- A helpful way to identify those that warrant a 3 for impact is to ask and determine “what keeps you up at night?” Is it failing to get FDA approval for the label you are seeking? Is it that the sales force call pattern does not align with the target customer-segment you need to win? Is it the looming specter of receiving a black-box warning from the FDA? Or, perhaps, it’s that your brand positioning strategy is undifferentiated than your competition? What!?!
- Next, identify potential actions you might take if an impact item occurs and choose the most appropriate one. By the way, the response (not reaction) could be recommending or alerting management of, a reduction in forecasted revenue.
Using Captain Sully’s incident as an example, here’s how it might look (note, in this instance, there isn’t one action but many “sequential” actions, and procedures, that he and his crew had to take):
In a business enterprise, reporting may precede taking action, as approval may be needed. However, when reporting to senior management, the marketer should recommend specific actions and the basis for the recommendation. Don’t make it your proposal alone but gain the experience and insights of those most familiar with the subject under investigation (e.g., sales, manufacturing, regulatory, etc.). Unlike the Flight 1549 incident, the marketer is planning how to respond to a potential occurrence, not reacting in the moment.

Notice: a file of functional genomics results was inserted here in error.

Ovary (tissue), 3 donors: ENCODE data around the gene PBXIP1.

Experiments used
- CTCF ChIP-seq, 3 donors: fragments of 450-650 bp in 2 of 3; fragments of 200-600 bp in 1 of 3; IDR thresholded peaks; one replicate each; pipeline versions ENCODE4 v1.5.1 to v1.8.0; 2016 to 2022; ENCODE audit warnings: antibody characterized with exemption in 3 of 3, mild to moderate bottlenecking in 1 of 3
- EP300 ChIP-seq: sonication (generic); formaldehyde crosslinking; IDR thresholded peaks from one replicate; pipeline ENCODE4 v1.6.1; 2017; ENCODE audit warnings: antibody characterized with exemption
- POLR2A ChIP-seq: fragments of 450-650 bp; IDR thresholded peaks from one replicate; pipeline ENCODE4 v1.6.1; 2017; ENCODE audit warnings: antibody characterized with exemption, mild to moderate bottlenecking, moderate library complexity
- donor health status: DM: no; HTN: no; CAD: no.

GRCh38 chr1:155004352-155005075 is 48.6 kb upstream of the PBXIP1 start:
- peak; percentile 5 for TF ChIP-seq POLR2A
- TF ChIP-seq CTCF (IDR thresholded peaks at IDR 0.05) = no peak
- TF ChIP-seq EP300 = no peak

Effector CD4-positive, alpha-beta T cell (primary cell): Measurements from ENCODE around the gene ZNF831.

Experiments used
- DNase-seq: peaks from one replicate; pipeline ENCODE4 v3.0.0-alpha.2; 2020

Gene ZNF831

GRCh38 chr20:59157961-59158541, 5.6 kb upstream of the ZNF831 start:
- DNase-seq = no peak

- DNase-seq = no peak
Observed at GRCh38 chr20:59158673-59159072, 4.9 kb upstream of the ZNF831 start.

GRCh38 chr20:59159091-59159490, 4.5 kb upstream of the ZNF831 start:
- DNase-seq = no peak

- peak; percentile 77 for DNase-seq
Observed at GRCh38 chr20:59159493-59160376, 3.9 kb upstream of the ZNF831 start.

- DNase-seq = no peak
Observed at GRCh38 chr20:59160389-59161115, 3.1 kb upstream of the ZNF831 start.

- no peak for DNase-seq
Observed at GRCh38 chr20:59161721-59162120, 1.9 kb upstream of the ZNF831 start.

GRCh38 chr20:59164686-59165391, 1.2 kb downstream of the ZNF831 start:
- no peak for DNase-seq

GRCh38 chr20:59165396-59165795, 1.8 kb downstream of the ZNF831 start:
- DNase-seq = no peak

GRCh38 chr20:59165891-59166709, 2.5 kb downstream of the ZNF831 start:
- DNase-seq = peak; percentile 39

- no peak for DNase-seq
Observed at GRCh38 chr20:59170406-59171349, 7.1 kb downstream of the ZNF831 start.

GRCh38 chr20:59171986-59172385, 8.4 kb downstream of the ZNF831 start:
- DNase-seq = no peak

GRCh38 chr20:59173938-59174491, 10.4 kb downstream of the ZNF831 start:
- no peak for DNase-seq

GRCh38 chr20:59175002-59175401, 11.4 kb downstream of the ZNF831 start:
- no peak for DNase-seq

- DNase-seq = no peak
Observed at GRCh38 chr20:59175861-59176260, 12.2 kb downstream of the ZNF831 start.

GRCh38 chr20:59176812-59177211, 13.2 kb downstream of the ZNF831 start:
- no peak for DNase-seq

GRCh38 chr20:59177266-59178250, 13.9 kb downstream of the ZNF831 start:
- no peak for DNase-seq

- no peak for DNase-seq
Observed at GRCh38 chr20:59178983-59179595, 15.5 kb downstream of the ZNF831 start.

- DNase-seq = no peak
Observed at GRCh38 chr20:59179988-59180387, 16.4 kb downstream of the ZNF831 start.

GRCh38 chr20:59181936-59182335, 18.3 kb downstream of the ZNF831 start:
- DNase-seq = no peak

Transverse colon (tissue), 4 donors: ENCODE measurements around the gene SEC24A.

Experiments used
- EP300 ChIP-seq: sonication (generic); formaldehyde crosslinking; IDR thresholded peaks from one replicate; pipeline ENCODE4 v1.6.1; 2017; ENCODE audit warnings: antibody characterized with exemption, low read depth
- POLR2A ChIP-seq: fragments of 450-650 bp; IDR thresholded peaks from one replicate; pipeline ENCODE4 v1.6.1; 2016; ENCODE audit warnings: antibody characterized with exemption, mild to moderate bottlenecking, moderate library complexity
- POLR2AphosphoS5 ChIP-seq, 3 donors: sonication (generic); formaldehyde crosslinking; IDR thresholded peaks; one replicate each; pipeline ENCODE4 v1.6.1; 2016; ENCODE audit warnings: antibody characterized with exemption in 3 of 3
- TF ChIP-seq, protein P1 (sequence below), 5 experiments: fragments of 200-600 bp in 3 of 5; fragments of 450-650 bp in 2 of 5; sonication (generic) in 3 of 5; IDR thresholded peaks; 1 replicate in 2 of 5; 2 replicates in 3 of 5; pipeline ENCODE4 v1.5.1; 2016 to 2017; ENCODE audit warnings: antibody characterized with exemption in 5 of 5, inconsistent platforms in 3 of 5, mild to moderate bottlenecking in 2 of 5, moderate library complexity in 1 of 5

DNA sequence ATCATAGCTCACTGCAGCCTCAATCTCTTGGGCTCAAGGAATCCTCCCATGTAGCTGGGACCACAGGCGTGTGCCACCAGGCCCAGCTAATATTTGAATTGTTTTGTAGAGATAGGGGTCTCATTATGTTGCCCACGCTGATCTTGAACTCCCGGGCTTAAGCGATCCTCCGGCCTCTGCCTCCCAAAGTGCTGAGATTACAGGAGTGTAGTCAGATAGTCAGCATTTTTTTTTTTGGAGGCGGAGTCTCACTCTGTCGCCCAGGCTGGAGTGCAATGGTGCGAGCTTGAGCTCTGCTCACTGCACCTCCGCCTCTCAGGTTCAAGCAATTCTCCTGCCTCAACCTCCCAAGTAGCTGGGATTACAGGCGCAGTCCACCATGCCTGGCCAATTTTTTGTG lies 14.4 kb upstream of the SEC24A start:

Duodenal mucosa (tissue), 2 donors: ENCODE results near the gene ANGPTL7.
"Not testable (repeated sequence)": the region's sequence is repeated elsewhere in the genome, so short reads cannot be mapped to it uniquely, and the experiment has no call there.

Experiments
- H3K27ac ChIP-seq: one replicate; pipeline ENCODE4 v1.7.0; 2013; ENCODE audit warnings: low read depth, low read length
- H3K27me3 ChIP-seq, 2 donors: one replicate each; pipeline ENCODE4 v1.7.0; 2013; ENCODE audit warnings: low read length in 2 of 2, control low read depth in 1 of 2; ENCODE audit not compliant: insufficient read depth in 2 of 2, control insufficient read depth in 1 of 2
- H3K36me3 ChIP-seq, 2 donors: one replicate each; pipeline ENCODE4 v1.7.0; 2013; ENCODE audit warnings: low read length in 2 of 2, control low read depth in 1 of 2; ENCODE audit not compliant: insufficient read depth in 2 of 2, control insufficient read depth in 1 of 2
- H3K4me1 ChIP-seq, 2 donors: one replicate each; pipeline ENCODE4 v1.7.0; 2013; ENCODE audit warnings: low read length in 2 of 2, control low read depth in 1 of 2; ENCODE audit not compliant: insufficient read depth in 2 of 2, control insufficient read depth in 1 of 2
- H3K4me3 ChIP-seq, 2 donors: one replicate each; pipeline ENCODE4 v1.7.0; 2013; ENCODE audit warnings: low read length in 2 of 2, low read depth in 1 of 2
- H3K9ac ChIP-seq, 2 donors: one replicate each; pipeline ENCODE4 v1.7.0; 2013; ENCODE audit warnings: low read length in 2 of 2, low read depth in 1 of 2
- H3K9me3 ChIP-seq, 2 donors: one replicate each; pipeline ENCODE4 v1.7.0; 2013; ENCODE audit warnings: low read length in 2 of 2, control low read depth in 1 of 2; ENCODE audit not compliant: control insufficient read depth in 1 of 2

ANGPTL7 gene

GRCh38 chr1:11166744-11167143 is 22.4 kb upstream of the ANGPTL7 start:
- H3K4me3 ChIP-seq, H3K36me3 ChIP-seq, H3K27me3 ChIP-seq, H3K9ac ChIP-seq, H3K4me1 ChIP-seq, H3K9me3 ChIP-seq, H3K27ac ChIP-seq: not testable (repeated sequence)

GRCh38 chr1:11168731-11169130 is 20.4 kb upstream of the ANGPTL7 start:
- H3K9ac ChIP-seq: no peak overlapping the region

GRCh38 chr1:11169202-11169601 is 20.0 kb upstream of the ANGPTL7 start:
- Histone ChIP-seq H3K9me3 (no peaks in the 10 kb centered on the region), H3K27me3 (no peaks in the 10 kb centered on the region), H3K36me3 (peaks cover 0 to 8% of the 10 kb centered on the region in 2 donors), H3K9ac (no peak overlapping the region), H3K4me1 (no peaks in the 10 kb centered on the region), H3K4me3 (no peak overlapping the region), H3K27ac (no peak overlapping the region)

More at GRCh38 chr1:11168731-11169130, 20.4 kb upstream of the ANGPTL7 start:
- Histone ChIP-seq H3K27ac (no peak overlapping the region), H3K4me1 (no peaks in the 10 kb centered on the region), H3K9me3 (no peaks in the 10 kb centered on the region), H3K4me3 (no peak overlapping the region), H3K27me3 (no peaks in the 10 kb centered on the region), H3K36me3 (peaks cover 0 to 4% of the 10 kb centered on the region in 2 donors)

The OODA Loop
Another approach to augment the premortem is the OODA loop. OODA is an acronym for observe, orient, decide, and act. It was developed by John Richard Boyd, an Air Force fighter pilot, and military strategist. Observe what ills have struck other brands in your company and those of the competition. Orient is about understanding the implications for these occurrences and maneuvering into a position to deal with the situation. Decide to pursue a specific action to remedy or avoid the situation. Act is to follow-through with execution. OODA can be reduced to OA: Observe – Act, when one has the experience and the foresight to prepare for what might go bump in the night.
The premortem and OODA loop are sound practices for avoiding the mistakes of overstating your capabilities and underestimating the competition; they also help you to be prepared to respond to challenges in a way to keep your brand marketing on track.
Achieve success by avoiding failure—if you can. “Snatch victory from defeat” by anticipating and preparing for failure. Yes, plan for success but prepare for failure.
Take a giant step in avoiding marketing errors—of both omission and commission—that can lead to failure. Don’t let critical marketing errors snatch defeat from the jaws of victory. Read AVOIDING CRITICAL MARKETING ERRORS: How to Go from Dumb to Smart Marketing. Learn more here: http://bdn-intl.com/avoiding-critical-marketing-errors
Stay SAFE, and be well!
Peace and best wishes,